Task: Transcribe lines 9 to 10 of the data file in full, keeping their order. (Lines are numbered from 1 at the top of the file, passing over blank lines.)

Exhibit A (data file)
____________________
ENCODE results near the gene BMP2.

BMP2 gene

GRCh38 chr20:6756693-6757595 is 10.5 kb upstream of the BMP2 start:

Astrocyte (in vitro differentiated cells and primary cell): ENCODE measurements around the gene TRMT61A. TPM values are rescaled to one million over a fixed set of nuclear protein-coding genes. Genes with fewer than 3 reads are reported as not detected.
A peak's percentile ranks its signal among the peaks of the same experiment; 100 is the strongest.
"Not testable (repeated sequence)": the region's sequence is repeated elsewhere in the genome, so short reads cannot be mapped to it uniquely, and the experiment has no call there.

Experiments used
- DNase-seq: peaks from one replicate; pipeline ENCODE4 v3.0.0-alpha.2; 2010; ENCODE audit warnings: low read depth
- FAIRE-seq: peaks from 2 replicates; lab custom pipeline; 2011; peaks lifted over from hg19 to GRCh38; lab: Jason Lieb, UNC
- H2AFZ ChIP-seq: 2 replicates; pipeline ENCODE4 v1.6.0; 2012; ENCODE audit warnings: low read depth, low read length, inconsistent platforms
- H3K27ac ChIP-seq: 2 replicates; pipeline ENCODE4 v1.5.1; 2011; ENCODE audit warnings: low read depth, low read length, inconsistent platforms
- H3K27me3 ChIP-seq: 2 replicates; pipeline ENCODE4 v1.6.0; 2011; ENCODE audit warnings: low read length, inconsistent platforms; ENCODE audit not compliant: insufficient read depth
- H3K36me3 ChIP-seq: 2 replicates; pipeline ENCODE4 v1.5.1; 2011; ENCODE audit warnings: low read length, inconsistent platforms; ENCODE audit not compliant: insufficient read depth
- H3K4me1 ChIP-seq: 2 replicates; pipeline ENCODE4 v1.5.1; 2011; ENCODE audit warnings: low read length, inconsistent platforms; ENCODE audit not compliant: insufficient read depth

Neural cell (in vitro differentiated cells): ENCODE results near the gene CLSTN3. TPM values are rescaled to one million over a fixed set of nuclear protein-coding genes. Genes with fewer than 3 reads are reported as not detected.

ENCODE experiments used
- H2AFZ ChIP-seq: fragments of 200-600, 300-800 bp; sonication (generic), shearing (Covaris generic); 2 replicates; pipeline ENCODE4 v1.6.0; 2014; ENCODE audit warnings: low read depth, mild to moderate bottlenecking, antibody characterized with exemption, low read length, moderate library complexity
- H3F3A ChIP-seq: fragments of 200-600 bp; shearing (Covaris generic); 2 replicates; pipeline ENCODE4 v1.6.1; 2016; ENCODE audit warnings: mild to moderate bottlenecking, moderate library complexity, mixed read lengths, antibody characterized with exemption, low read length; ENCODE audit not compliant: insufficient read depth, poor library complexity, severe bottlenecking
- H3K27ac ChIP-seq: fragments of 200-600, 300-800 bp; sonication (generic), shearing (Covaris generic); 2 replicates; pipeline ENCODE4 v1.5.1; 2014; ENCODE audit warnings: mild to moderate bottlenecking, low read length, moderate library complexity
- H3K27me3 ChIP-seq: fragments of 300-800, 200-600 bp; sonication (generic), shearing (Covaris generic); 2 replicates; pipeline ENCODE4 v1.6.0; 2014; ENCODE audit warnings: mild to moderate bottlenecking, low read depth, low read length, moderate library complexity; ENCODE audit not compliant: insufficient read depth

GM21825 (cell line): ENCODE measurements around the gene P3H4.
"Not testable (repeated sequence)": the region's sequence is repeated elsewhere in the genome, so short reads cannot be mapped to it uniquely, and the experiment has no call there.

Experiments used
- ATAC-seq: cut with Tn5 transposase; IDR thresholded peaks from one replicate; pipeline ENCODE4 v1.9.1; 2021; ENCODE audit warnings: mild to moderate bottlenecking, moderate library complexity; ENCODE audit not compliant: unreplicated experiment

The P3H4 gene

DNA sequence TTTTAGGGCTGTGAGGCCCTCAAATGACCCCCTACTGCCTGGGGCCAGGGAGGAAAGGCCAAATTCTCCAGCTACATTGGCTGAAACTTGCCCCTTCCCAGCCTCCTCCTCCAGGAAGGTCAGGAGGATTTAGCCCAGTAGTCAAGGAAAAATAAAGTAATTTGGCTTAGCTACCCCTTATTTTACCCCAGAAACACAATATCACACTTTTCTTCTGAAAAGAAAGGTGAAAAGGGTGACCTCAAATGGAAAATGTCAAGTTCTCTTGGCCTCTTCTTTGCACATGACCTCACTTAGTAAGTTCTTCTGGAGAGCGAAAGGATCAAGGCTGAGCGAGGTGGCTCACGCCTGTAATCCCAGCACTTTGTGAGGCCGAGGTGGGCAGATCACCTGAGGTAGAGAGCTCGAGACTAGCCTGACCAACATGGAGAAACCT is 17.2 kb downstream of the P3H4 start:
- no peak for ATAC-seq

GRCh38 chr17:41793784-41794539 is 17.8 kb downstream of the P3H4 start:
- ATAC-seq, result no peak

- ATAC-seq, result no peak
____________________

- FAIRE-seq: peaks from 2 replicates; lab custom pipeline; 2011; peaks lifted over from hg19 to GRCh38; lab: Jason Lieb, UNC
- H2AFZ ChIP-seq: 2 replicates; pipeline ENCODE4 v1.6.0; 2012; ENCODE audit warnings: low read depth, low read length, inconsistent platforms